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Scottish Parliament passes bill to address police use of biometric data

Scottish Parliament passes bill to address police use of biometric data

The Scottish Parliament has approved legislation to establish a Biometrics Commissioner that will monitor how law enforcement captures, stores, uses and destroys biometric data such as fingerprints, DNA and facial images, the institution announced.

The Scottish Biometrics Commissioner Bill will make sure that law enforcement does not abuse the data and technology, and all measures are lawful and ethical. It was written based on guidance in the Independent Advisory Group’s 2018 report on the use of Biometric Data. The bill was passed unanimously, BBC reports.

The Commissioner is responsible with devising a code of practice to be used by Police Scotland, the Scottish Police Authority and the Police Investigations and Review Commissioner. The code will outline best practices for data collection, use and disposal.

The Commissioner will be appointed and evaluated by Parliament. The role will be reviewed every five years based on legislation and tech advancement.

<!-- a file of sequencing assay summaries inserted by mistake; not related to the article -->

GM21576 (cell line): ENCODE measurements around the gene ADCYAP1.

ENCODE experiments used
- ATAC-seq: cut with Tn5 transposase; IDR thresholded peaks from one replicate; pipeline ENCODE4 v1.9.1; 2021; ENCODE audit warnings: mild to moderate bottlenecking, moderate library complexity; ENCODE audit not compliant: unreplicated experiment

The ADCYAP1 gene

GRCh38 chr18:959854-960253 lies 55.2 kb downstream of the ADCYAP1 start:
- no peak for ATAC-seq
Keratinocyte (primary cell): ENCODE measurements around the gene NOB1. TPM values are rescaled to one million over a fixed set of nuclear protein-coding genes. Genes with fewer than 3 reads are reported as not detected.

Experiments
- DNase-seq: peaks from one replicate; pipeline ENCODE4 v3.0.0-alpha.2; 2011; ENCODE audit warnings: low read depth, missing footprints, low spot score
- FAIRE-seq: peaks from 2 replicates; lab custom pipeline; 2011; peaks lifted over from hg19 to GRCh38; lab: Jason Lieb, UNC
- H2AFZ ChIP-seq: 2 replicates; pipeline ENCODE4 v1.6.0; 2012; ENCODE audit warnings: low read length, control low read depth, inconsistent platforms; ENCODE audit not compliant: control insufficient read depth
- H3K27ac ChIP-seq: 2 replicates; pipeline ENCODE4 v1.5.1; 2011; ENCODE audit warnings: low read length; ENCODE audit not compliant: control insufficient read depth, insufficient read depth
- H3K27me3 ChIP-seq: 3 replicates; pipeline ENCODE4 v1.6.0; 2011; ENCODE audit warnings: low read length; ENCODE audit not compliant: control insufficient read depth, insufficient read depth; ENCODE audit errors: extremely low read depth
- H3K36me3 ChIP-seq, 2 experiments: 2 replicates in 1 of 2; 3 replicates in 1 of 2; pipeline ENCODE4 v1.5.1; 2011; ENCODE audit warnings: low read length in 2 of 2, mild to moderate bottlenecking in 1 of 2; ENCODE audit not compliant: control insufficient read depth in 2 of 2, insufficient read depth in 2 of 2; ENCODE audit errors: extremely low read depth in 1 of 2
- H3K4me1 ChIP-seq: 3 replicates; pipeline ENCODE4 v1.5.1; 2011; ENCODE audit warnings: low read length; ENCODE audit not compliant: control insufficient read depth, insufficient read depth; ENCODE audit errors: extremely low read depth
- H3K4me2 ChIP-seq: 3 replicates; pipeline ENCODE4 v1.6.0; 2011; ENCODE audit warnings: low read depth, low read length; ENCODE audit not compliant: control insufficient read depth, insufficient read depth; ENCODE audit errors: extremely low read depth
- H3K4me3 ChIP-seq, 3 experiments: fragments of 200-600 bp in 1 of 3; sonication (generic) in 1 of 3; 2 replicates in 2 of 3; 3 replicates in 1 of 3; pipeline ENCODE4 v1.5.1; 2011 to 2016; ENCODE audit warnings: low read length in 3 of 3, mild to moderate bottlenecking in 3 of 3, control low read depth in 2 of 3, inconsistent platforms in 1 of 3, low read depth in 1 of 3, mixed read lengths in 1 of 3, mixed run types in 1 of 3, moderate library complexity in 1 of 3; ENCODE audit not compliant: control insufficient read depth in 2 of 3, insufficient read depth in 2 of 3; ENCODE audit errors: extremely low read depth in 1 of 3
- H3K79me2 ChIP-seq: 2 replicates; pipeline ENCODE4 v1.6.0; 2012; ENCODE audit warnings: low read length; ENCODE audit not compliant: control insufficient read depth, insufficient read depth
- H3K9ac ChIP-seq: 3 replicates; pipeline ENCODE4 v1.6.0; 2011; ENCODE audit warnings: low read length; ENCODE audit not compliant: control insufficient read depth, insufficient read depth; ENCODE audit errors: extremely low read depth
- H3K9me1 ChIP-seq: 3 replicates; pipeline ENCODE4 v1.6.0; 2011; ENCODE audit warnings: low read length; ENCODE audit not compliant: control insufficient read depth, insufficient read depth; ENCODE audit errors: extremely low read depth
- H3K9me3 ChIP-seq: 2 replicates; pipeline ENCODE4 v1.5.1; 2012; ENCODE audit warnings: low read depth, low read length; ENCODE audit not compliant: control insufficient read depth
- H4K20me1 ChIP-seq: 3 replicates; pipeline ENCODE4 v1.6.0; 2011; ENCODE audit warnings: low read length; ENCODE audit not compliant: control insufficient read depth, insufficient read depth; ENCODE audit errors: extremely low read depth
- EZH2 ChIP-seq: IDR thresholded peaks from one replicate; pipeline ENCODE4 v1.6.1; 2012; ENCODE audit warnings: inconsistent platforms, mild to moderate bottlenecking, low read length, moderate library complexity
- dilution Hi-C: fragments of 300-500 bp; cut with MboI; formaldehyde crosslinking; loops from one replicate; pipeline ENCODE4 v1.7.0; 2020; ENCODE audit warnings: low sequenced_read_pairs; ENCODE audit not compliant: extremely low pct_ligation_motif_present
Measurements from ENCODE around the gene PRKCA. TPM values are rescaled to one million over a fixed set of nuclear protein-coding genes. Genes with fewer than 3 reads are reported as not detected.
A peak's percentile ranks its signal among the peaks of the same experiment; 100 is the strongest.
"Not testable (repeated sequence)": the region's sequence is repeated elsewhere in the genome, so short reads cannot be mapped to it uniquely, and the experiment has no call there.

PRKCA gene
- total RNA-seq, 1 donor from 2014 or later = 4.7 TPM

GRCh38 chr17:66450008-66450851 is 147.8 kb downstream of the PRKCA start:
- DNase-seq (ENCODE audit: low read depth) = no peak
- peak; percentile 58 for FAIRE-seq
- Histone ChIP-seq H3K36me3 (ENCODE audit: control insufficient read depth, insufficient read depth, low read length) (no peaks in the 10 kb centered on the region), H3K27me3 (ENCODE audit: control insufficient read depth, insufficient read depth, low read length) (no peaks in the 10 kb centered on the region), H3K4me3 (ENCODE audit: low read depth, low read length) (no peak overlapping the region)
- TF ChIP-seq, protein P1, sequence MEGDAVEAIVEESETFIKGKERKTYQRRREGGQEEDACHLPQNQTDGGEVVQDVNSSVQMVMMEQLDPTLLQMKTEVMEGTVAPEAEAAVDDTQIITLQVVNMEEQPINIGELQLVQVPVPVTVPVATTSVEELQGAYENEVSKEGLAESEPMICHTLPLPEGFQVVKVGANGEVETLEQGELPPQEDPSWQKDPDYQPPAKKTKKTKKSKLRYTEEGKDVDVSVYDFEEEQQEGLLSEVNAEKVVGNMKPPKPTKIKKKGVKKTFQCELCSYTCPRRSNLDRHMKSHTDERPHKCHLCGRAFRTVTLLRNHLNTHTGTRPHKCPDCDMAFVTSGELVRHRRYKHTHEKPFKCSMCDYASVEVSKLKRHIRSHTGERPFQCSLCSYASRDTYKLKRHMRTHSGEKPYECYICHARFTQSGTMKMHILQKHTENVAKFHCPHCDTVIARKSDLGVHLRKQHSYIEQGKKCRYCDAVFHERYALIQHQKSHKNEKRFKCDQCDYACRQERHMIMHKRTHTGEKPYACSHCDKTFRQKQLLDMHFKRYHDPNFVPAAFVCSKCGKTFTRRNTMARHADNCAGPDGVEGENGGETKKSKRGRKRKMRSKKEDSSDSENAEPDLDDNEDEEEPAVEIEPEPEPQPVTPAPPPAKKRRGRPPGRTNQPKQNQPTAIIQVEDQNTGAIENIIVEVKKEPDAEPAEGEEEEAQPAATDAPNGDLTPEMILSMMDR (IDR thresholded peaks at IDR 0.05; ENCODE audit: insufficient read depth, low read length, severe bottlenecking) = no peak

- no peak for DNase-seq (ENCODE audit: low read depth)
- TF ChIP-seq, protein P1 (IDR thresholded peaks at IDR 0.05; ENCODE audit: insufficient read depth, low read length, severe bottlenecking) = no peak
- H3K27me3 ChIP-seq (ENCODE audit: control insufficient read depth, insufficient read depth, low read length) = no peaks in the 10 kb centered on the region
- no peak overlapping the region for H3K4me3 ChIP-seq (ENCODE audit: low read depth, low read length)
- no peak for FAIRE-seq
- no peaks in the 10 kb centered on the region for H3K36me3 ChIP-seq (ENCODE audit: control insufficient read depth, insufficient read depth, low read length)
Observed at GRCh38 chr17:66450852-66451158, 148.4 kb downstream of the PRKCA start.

A complaints procedure will be set up for citizens concerned about their data, and an independent advisory group to advise the Commissioner.

“The role of biometrics is increasingly important in how crime is investigated, detected and prosecuted in Scotland. This legislation will ensure quality and consistency in how biometric data is collected, used, retained and destroyed by policing bodies,” said Justice Secretary Humza Yousaf in a prepared statement.

“It is important that we equip Scotland’s police officers with the necessary technology to ensure they can continue to keep people safe. At the same time, it is important that the public has absolute confidence in those technological advances and how their data will be collected or retained.”

Yousaf has said the position will help public confidence in the lawful and ethical treatment of personal data, though questions about the scope of the commissioner have continued as parliament considered the bill.

The bill and associated documents can be reviewed on the Scottish Parliament website.

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